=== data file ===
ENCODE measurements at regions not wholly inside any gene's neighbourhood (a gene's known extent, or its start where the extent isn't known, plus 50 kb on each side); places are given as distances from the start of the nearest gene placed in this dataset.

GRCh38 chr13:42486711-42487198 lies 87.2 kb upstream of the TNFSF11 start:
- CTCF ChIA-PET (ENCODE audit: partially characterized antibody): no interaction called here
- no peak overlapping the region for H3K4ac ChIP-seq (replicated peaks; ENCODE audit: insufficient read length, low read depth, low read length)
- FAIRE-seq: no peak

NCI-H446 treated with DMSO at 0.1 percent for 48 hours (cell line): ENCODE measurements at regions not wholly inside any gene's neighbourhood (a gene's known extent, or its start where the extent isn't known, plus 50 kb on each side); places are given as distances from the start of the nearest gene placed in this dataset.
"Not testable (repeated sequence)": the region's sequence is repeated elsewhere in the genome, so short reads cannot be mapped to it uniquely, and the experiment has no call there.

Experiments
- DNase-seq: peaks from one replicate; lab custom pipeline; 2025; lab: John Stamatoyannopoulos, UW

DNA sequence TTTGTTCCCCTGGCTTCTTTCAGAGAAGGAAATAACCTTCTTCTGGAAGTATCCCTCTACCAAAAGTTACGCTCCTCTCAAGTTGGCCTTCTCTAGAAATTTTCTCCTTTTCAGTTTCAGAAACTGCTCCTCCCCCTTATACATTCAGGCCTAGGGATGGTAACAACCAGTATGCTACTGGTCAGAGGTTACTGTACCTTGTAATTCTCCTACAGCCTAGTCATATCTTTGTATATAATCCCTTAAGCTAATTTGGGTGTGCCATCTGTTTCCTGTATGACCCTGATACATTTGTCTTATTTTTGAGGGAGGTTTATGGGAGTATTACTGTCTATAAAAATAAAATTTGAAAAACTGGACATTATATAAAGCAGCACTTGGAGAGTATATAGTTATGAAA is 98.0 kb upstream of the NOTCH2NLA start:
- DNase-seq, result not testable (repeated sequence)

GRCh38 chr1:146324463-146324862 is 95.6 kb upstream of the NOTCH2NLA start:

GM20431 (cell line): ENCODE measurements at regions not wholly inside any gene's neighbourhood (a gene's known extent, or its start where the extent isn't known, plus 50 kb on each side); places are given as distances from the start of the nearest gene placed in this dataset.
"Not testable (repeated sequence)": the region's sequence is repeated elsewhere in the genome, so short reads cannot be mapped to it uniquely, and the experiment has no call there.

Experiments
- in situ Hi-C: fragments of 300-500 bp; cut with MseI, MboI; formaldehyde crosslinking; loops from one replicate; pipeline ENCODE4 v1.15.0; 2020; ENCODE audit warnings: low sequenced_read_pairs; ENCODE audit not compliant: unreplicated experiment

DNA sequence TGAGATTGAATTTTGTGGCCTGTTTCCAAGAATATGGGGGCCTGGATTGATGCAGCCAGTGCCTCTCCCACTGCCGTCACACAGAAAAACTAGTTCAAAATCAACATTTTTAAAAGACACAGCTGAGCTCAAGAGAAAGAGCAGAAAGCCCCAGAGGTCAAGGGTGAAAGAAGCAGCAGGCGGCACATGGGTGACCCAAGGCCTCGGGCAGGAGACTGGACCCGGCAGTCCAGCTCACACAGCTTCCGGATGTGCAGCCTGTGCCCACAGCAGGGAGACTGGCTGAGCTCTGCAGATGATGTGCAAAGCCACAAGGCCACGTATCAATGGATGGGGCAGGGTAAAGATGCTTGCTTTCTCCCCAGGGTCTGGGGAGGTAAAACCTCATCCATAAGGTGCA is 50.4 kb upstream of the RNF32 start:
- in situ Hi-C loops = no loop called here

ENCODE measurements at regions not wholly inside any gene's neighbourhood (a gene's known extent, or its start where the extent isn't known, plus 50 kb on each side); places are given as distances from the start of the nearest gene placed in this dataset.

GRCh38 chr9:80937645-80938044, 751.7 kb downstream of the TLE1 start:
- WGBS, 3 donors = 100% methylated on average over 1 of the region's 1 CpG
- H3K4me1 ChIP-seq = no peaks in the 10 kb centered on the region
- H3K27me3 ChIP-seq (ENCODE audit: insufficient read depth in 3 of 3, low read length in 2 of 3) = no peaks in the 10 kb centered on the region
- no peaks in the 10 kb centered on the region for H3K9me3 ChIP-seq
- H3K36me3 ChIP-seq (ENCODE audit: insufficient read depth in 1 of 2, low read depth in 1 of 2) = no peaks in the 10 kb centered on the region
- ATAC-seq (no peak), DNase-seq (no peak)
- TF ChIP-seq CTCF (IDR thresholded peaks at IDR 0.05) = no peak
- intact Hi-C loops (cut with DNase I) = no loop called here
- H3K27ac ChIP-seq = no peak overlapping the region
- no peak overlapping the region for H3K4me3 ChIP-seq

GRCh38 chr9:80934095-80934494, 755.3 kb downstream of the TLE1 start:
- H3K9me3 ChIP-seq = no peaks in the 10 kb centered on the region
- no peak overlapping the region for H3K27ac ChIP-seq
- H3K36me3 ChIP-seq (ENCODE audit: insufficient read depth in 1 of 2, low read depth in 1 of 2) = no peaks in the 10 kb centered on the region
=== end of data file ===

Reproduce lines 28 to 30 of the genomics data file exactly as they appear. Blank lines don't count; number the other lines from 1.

- intact Hi-C loops (cut with DNase I) = no loop called here
- H3K27ac ChIP-seq = no peak overlapping the region
- no peak overlapping the region for H3K4me3 ChIP-seq